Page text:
Attorney General Merrick Garland announced yesterday that The Justice Department will investigate the Minneapolis police department in the aftermath of the Chauvin trial that found him guilty of murdering George Floyd.
The investigation will determine if the Minneapolis police have engaged a “pattern or practice” of illegal behavior, especially during the protests, according to the official statement, key points of which are included here:
“Yesterday’s verdict in the state criminal trial doesn’t address potentially systemic policing issues in Minneapolis,” Garland said,” via press conference.
“The investigation I am announcing today will assess whether the Minneapolis police department engages in a pattern or practice of using excessive force, including during protests. Building trust between community and law enforcement will take time and effort by all of us, but we undertake this task with determination and urgency, knowing that change cannot wait.”
“One of the Civil Rights Division’s highest priorities is to ensure that every person in this country benefits from public safety systems that are lawful, responsive, transparent, and non-discriminatory,” said the Principle Deputy Assistant AG, Pamela Karlan. “It is essential that police departments across the country use their law enforcement authority, including the authority to use force in a manner that respects civil rights and sanctity of life.”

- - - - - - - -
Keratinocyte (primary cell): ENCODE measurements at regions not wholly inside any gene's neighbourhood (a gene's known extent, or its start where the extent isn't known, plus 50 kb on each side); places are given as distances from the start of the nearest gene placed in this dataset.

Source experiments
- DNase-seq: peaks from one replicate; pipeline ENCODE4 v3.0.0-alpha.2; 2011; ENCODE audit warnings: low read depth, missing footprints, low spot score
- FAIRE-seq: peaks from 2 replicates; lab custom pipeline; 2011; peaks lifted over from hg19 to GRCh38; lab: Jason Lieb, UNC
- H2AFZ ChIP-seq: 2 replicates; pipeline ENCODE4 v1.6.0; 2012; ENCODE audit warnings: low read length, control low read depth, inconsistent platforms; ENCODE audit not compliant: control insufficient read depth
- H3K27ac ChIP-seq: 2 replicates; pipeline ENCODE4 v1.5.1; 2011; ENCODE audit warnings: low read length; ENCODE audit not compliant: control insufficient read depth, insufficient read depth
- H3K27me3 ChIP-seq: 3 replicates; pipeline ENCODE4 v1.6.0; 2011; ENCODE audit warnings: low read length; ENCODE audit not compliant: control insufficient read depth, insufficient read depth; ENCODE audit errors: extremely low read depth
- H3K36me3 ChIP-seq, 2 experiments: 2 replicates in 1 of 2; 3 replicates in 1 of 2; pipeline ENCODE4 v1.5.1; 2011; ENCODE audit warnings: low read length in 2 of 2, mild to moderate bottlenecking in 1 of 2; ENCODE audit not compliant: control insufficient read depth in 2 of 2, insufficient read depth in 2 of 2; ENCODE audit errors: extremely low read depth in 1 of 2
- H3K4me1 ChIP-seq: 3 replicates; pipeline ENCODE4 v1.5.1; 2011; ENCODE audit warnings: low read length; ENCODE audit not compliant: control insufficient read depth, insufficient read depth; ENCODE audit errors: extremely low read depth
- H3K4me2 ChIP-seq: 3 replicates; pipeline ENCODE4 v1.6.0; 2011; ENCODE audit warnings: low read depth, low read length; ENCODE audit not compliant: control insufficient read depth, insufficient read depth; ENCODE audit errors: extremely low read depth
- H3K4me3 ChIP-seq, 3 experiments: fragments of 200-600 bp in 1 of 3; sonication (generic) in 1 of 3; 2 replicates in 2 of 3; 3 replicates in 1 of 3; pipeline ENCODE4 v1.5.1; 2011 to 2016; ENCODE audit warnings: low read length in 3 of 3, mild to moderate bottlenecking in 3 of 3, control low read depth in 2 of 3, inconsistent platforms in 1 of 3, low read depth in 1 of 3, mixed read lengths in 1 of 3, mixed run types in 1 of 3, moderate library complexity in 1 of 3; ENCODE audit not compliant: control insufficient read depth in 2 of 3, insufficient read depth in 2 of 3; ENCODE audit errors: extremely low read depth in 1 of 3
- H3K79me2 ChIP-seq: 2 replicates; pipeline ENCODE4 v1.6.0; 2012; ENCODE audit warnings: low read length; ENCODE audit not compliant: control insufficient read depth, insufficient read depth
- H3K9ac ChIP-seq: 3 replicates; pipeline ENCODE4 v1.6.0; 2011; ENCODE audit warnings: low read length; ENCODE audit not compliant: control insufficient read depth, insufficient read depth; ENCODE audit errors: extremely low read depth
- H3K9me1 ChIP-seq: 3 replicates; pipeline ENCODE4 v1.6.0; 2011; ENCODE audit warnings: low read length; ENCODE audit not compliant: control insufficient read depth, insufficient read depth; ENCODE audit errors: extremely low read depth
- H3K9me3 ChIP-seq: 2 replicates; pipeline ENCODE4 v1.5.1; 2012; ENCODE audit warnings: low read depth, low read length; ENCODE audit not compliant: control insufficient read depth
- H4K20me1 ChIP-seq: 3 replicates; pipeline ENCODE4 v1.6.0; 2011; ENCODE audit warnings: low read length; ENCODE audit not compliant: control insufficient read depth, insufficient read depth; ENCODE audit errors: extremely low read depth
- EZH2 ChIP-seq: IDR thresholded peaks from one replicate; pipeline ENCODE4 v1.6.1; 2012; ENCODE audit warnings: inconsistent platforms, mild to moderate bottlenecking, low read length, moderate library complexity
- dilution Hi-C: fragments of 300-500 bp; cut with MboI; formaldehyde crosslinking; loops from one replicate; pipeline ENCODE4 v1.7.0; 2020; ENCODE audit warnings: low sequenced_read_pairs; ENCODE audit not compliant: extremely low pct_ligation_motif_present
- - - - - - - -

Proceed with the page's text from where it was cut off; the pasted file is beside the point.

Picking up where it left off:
“People throughout the city of Minneapolis want a public safety system that protects and serves all members of the community,” said Acting US Attorney, W. Anders Folk for the district of Minnesota.
A dozen City Council members, the Mayor Jacob Frey, and the chief of police are reported to have welcomed the investigation. All Council members except one, signed a statement stating that they “fully support” the federal investigators holding the police department to account for “any and all abuses of power and harm to our community and stand ready to aid in this process as full partners.”
“This isn’t about one officer, it’s about the whole department,” US Minnesota Attorney, Anders Folk said. “The process will take time, so people should not expect immediate change.”
Sources: Star Tribune, Justice.gov.